|WHEN:||May 4, 2017, 6:30pm|
|WHAT:||Sister Lucy Kurien is the founder and director of Maher (which means "mother's home" in Marathi), a remarkable community and interfaith refuge for abused and destitute women and children, headquartered in Pune, India with 38 homes across the region. A traumatic incident resulting in the death of a pregnant woman and her unborn child at the hands of her drunken husband inspired Sister Lucy to devote her life to supporting battered and destitute women. She later expanded her work to include caring for underprivileged children, who literally came knocking at her door for help. Maher, whose motto is "There is always room for one more," welcomes all people irrespective of their religion or social status and values each individual equally. Since founding Maher in 1997, Sister Lucy and her team have housed over 4,000 women and 2,000 children for healing and rehabilitation. Sister Lucy’s service was honoured by the Shree Shakti Award and 2016 Vanitha Women of the Year Award.
On Thursday, May 4th, we plan to come together for a reflective gathering with Sister Lucy, during her brief visit to London. I had the joy of spending time with Sister Lucy at a recent Gandhi 3.0 Retreat in India, when I was deeply moved by her humble loving spirit and incredible journey of unconditional service. It's a blessing to have sister Lucy join us for this circle, where she plans to share more about both her inner and outer journey of service. Please join us that evening to learn more about how she has come to lovingly be called "Mother Teresa of Pune."
The plan for the evening is as follows...
It would be great to have you join us, share a contemplative space of reflection, and plant seeds for co-creating more goodness in the world. To join, simply RSVP below and we'll send you a follow-up email with the details.
Meet Sister Lucy Kurien: "Mother Teresa of Pune"
Born in South India's Kerala province, Sister Lucy moved to Mumbai with her family to access better education when she was twelve. The city's slums were her first introduction to the conditions of the poor. At the age of nineteen, she decided she wanted to become a nun and joined the Holy Cross order, which focused on teaching and nursing.
However, she was inspired by Mother Teresa's work and felt called to be closer to the people she wanted to help, directly touching the lives of the poor. In 1989 she joined the HOPE organization, founded by the Holy Cross Convent to help abused women. In 1991, while she was there, she had an encounter that would inspire her life's work. A pregnant woman came to her asking for shelter from her alcoholic husband whom she thought would beat her. Sister Lucy did not know where to send her since the convent did not take lay people. She had to send her away, but promised to help the following day.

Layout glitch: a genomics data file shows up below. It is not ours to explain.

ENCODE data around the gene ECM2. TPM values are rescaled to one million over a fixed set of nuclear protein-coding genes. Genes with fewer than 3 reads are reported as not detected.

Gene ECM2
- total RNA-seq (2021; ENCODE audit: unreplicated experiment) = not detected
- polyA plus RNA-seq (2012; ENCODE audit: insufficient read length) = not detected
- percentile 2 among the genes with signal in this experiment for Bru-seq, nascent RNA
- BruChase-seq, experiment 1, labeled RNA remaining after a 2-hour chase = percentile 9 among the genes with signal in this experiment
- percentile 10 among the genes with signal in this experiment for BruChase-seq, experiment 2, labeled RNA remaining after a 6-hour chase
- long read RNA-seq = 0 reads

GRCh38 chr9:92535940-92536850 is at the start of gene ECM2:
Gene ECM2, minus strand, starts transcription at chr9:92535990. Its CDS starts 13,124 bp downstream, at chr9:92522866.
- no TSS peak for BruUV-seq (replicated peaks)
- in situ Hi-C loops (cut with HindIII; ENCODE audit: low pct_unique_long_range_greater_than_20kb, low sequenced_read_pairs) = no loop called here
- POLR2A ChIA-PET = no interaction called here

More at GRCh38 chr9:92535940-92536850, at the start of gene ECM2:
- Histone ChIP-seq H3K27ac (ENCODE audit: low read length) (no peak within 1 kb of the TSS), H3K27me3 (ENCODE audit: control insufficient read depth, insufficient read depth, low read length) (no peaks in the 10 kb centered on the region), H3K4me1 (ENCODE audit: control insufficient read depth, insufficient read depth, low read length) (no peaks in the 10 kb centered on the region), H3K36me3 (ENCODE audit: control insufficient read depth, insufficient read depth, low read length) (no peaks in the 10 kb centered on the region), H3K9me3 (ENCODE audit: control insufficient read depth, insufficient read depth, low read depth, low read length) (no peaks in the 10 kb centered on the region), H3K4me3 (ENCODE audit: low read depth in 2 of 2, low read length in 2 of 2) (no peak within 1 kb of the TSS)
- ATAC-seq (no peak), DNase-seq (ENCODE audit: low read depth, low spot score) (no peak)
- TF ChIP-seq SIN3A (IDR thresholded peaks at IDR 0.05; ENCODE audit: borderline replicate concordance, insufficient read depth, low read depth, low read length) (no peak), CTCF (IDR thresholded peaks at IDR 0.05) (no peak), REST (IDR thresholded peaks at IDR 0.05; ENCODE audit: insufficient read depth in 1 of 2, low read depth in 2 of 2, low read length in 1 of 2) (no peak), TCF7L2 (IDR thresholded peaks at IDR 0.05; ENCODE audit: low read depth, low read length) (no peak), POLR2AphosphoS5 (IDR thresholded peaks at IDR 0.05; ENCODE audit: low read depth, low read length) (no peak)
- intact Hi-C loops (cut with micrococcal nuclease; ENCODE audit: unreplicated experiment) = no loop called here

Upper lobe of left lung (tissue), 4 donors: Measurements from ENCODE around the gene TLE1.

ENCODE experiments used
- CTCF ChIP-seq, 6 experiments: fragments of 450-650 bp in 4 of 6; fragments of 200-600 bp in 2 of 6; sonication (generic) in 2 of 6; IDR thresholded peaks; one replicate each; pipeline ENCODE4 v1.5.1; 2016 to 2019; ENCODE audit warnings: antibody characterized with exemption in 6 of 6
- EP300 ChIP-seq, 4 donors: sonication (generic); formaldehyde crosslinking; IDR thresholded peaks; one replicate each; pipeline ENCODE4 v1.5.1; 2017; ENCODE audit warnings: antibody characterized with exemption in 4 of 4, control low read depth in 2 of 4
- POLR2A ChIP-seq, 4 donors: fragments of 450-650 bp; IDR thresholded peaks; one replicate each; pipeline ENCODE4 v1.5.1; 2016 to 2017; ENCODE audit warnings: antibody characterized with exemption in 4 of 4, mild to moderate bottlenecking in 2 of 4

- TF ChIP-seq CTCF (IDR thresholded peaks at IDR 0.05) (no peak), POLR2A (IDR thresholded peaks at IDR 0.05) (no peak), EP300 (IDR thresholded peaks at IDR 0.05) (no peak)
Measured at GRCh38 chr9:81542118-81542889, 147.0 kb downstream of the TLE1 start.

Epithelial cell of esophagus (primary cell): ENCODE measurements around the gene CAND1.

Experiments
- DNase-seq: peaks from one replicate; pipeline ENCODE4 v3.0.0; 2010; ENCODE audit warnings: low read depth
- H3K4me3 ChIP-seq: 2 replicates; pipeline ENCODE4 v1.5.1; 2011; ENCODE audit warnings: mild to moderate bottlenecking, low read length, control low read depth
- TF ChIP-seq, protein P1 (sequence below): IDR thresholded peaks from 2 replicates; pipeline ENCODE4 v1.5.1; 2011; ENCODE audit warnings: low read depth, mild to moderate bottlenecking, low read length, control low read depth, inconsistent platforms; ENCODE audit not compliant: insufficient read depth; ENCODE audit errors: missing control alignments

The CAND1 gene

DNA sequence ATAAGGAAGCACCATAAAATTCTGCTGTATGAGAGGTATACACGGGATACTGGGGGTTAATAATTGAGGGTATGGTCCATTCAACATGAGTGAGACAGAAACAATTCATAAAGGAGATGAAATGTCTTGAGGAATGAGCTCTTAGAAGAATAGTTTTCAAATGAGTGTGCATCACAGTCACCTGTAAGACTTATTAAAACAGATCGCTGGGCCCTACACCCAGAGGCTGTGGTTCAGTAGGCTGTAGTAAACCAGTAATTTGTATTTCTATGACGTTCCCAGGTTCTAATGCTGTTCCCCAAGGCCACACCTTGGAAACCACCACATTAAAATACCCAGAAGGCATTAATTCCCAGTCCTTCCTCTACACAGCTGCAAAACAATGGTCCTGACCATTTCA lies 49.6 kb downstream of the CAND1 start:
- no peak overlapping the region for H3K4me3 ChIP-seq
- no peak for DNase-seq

In her own words, Sister Lucy shares what happened next...
"I was brought up in a secure family environment and I was unaware that one night could make such a difference to the life of a woman. That very night, her husband, in a drunken rage, set her on fire. I actually saw the blazing woman and heard her shrieks of agony. We put the fire out and took her to a hospital but she died of 90 degree burns and with her died the seven month old foetus. I was devastated."
This incident inspired Sister Lucy to dedicate her life to helping women like the one she was not able to save. Sister Lucy established Maher, to help destitute women regardless of caste, creed, or religion. It took almost seven years to get the needed support, but in 1997, the first Maher house opened in the small village of Vadhu Budruk, on the outskirts of Pune. Currently Maher has 38 short-stay and long-stay homes in the Indian states of Jharkhand, Kerala, and Maharashtra. In total they house over 860 street children and more than 320 destitute women.In the short-term, Maher provides immediate shelter and interventions. In the long-term, the community focuses on upending India's systemic violence, exploitation, and segregation—of men and women, but also of rich and poor. (Source: Wikipedia)
In spirit Sister Lucy retains her faith in the inherit goodness of human beings and her trust in God. She is a living example of interfaith harmony and our deep interconnections with each other as human beings. Although she is a part of a congregation, she intentionally chooses not to wear the robes to honour her deep conviction in interfaith harmony. Her homes contain holy books of all religions and in addition to being interfaith homes, they are also caste free homes where people from all castes - the tribals, untouchables, etc can come and sit together on one table.
When asked what her dream for the future of Maher is, Sr. Lucy shared, “I would love to see many more people come forward and truly commit themselves to the vital work of building communities of healing and love. [...] My prayer for the future is that the fire of real Love will ignite more people’s hearts, and inspire them to join this vital work. It can be done anywhere, and is needed everywhere."